|Title||[Public School 16]|
|Object Name||Print, Photographic|
|Collection||Staten Island Geographic Collection|
Original B&W print on black cardboard mount with red edges. Interior view of a hallway in Public School 16 (P.S. 16). At right is a staircase going up. In the center is a door that opens into a classroom with desks visible. At left is a double door, probably an exterior door. At far left is another interior door. There are two benches in the hall, and a light fixture hangs from the ceiling. There are four square heating grates in the center of the floor. Handwritten inscription in ink, lower left corner: "E.A. Sargent / Archt." Embossed inscription in lower right corner: "PORTRAIT & LANDSCAPE / I. Almstaedt / PHOTO, / TOMPKINSVILLE, S.I." Handwritten inscription on reverse at bottom (barely legible): "Edward E. Johnson 115 Townsend Ave S.I. 4."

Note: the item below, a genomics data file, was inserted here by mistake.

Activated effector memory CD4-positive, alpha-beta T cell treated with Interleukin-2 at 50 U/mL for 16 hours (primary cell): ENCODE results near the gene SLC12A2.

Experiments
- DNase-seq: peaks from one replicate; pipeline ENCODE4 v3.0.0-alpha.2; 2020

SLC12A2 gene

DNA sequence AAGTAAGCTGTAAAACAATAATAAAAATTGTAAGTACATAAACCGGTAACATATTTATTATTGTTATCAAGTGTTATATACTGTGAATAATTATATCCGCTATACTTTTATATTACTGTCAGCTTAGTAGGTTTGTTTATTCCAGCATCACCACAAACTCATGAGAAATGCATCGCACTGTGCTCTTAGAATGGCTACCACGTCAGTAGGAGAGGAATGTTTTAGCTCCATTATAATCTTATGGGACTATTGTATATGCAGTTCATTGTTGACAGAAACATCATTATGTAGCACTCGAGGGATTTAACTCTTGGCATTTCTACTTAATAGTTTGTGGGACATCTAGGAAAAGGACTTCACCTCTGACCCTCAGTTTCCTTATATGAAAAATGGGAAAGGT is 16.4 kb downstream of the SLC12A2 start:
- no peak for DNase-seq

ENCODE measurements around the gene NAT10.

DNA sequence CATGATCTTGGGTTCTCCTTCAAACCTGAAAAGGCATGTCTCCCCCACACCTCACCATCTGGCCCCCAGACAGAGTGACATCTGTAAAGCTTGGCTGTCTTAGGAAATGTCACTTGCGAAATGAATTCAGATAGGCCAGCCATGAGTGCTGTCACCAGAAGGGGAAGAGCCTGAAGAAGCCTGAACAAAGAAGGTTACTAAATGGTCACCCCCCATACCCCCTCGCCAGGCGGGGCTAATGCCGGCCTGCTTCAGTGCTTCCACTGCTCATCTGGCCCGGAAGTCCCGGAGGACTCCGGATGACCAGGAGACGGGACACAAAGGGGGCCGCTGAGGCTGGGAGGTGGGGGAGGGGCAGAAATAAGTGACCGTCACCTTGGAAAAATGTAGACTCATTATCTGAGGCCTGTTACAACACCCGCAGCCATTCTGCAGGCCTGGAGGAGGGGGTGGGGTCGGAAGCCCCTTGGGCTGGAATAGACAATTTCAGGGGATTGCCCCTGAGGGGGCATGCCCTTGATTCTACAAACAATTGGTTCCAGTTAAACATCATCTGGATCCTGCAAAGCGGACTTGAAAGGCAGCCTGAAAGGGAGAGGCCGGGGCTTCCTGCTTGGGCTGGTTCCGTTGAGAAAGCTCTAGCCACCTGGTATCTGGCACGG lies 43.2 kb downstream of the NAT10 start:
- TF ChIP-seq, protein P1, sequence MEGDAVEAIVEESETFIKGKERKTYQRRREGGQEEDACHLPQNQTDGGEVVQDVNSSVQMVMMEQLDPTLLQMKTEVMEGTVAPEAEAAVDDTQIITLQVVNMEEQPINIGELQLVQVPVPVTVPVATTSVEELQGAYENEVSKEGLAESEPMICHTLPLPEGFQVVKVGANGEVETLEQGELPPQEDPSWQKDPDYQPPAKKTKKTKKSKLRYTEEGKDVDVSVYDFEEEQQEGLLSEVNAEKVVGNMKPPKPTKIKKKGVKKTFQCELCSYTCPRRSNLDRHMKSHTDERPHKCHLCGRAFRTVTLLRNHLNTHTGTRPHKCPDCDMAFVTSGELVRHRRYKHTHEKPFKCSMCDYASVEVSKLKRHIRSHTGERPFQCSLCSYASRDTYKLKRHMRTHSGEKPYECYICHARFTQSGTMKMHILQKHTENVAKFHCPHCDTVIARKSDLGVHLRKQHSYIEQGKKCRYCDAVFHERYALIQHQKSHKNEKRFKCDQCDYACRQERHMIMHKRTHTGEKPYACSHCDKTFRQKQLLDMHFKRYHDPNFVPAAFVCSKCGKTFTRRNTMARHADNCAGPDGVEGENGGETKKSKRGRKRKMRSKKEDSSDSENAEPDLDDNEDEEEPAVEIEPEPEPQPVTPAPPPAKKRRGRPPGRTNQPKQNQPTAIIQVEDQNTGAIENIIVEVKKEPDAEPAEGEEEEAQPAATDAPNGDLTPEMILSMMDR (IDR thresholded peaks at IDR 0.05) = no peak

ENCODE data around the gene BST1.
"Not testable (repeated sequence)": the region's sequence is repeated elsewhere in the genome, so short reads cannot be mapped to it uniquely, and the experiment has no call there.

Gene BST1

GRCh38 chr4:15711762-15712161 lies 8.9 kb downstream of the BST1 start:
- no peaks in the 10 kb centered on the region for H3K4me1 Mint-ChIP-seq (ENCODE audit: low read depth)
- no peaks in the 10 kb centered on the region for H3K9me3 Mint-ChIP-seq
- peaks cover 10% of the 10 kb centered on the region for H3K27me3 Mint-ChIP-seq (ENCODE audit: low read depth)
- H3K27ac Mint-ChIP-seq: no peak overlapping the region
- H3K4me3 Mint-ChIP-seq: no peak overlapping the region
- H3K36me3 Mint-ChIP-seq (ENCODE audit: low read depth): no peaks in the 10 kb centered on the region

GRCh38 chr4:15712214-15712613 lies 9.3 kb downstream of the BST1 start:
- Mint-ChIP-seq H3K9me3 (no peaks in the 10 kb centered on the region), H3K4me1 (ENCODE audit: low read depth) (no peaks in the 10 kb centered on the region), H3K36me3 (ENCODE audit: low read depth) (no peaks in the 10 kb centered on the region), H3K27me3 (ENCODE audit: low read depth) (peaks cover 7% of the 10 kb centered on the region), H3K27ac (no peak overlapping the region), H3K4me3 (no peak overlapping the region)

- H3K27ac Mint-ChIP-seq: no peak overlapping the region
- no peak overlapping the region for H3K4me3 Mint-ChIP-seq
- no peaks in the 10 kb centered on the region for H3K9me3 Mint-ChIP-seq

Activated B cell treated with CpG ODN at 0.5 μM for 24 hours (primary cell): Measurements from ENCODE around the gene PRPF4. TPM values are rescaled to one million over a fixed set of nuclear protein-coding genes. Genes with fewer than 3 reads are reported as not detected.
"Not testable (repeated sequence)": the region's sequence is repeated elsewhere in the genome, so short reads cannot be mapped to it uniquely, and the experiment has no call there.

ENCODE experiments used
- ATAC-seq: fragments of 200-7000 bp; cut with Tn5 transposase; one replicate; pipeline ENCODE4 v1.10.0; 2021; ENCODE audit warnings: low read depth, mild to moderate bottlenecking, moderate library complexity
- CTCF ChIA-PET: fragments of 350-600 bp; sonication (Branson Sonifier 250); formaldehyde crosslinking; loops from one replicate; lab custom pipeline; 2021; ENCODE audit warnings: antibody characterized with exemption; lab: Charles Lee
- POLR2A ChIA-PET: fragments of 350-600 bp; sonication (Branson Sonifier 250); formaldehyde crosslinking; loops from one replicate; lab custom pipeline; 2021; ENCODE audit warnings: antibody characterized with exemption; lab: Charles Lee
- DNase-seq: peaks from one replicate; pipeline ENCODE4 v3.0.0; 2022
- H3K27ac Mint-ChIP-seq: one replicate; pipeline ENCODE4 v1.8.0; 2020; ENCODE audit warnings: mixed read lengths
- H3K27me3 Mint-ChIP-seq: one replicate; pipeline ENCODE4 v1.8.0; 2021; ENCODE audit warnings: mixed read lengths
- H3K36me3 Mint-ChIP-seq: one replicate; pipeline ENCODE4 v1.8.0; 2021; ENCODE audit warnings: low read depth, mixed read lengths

(Keywords: New York)
|Print size||6.750 x 8.875|
|Acquisition||Collection of the Staten Island Historical Society|
|Ownership and History||
Photographer Isaac Almstaedt made several photographs documenting Public School 16 when it was a new, state-of-the-art construction. It was located in New Brighton, Staten Island (in a neighborhood now considered to be part of Tompkinsville). The school was demolished in 1970.
The building was designed by Staten Island resident Edward Alfred Sargent (1842-1914), a prolific and well-respected architect. He designed hundreds of Staten Island residences, many of which survive in the St. George historic district. Sargent also designed numerous public and commercial buildings, including four public schools, a Masonic lodge (still standing at 514 Bay Street), and the B&O Railroad flats, which were located at Bay Street and Victory Boulevard.
|Lexicon Sub-category||Documentary Artifact|
Sargent, Edward Alfred
|Support Acknowledgment||Online Collections Database record made possible by the Staten Island Historical Society, March 2017.|
|Legal Status||Items represented here are from the collections of the Staten Island Historical Society. Materials reproduced for personal non-commercial use must credit the Staten Island Historical Society. Commercial licensing is available.|